And yet, in the last several weeks, as I’ve split my time between part-time work for my job in DC, writing, and spending time with my parents, I’ve realized a few things about myself that I guess I didn’t think would be so important and immediate.

For one, living out in the country with my parents is a great way to spend time with them, to focus, and have some solitude. But it’s not for me in the long-term. And I’m not even sure I’d be ready to move to the nearby city of SLO … which means that I very likely may end up in San Francisco, where I can be around more people, more things to do, and more variety. And that’s okay. As my aunt said in a lovely note to me, I’m at a different place in life than my parents, and what’s right for them right now may not be right for me. So if what I need right now is to be in the city, that’s okay.

Another thing I’ve been thinking about of course is what I’m doing out here and what I want to be doing. As I’ve been outlining themes to write about, one common thread kept popping up  — connections with people. Whether it’s through food, health and fitness, technology, or family, all of the things that interest me and make me feel fulfilled involve interacting with people directly and either helping them do something they love, or telling their stories. It’s one of the reasons I enjoyed journalism so much several years ago, and why I loved meeting supporters for the campaigns I worked on at my second job. That personal interaction is key for me. And once again, my dad helped me sort through some scenarios; and I always chose the one that involved people, rather than writing in isolation.  So what does that mean? I crave being around people more than I thought I did, as much as I do cherish my time alone. It means that I need more structure to my day than I imagined, and that maybe writing isn’t the end all be all, maybe it’s just a priority, rather than the priority.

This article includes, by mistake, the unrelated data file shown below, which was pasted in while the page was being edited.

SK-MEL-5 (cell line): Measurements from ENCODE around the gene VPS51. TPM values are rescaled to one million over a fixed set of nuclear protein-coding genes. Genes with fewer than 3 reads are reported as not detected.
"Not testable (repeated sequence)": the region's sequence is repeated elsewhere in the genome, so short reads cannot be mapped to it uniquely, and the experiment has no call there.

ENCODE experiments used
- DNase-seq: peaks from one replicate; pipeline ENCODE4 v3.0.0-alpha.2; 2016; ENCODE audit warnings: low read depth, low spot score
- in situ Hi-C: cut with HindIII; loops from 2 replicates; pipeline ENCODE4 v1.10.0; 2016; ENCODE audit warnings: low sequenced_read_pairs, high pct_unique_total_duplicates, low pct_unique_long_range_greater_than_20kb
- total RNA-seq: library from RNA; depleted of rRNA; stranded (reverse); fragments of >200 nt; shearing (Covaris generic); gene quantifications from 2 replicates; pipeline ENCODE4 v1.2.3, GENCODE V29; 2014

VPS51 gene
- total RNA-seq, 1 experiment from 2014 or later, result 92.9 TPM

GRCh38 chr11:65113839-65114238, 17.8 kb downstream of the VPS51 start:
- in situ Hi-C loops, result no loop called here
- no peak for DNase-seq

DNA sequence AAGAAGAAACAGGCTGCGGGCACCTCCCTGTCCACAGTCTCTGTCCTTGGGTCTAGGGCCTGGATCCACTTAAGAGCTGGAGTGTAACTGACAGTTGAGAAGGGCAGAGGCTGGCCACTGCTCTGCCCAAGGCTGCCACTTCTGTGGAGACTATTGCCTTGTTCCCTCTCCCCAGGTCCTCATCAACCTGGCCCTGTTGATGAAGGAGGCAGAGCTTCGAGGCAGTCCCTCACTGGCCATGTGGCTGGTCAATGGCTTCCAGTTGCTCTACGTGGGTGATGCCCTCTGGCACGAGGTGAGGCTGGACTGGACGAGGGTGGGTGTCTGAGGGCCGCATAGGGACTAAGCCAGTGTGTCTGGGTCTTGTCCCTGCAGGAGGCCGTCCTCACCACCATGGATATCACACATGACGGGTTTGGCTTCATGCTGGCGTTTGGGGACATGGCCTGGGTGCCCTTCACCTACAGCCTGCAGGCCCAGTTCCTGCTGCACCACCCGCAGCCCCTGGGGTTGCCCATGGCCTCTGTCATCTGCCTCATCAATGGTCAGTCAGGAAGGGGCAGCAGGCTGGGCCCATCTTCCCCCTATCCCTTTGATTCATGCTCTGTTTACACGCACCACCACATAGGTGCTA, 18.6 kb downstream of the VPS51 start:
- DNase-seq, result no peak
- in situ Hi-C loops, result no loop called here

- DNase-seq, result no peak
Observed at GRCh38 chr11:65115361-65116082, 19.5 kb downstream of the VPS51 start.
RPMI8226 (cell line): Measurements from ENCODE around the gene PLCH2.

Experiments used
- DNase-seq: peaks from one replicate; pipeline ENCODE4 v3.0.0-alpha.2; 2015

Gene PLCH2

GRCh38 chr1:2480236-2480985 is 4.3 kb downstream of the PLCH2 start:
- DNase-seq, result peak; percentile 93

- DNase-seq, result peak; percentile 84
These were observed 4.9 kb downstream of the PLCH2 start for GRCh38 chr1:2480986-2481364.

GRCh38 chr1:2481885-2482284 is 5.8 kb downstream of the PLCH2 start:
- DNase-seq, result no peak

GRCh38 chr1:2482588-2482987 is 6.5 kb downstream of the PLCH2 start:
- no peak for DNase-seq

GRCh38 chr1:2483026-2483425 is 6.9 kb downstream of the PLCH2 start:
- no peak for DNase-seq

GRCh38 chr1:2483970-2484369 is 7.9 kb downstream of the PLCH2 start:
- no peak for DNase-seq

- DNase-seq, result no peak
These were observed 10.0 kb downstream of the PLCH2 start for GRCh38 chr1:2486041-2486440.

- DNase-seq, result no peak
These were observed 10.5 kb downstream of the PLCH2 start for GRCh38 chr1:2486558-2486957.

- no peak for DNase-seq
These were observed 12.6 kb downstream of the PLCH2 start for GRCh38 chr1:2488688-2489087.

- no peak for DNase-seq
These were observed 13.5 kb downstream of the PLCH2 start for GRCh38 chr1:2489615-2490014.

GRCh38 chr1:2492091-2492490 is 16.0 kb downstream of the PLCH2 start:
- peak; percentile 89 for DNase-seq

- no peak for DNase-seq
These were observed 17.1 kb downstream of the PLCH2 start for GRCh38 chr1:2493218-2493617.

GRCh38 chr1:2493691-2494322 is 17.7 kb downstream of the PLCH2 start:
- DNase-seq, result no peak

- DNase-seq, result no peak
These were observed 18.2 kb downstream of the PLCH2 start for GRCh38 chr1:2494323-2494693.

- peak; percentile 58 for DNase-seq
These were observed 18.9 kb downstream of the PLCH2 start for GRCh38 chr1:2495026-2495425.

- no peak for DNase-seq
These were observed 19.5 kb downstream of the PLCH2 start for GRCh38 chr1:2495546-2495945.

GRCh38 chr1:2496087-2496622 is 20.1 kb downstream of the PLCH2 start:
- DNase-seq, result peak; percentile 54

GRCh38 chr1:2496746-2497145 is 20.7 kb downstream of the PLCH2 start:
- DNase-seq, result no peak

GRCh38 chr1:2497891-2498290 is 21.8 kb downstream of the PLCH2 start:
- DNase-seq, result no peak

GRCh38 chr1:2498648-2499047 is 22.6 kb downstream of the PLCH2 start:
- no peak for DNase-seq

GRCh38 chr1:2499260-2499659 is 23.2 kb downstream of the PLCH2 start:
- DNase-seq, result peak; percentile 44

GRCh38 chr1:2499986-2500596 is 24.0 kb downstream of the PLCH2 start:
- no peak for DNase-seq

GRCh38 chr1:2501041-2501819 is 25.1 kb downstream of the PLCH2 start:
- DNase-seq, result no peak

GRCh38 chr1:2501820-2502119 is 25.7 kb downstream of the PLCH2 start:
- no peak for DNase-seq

And that is okay, too.

There are lot of different routes I could take – I could do teaching, or coaching, or mentoring, and I can figure out how to incorporate writing into any of those.

I spend a lot of energy (too much!) trying to prove to others and to myself that I am capable of something, or that I will follow through based on the original plan. But life doesn’t work that way, and people don’t work that way. If I’ve changed the context of what I want to do a month after getting here, so what? I’d rather do that and be true to myself than force myself to make something work that I’m just not feeling. If I’m more suited to live with my parents for a few months and then move to the city instead of sticking it out here, so what? I’m still near them for frequent visits, and if I need that for my heart and mind, then that’s what I’ll do.